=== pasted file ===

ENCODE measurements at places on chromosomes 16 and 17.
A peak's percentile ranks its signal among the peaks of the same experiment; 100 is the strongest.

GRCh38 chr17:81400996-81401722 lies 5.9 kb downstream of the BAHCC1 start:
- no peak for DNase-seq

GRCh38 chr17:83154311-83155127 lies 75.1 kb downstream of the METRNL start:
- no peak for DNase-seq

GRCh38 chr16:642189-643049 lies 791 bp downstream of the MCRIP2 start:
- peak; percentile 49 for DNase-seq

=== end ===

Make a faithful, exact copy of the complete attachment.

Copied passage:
ENCODE measurements at places on chromosomes 16 and 17.
A peak's percentile ranks its signal among the peaks of the same experiment; 100 is the strongest.

GRCh38 chr17:81400996-81401722 lies 5.9 kb downstream of the BAHCC1 start:
- no peak for DNase-seq

GRCh38 chr17:83154311-83155127 lies 75.1 kb downstream of the METRNL start:
- no peak for DNase-seq

GRCh38 chr16:642189-643049 lies 791 bp downstream of the MCRIP2 start:
- peak; percentile 49 for DNase-seq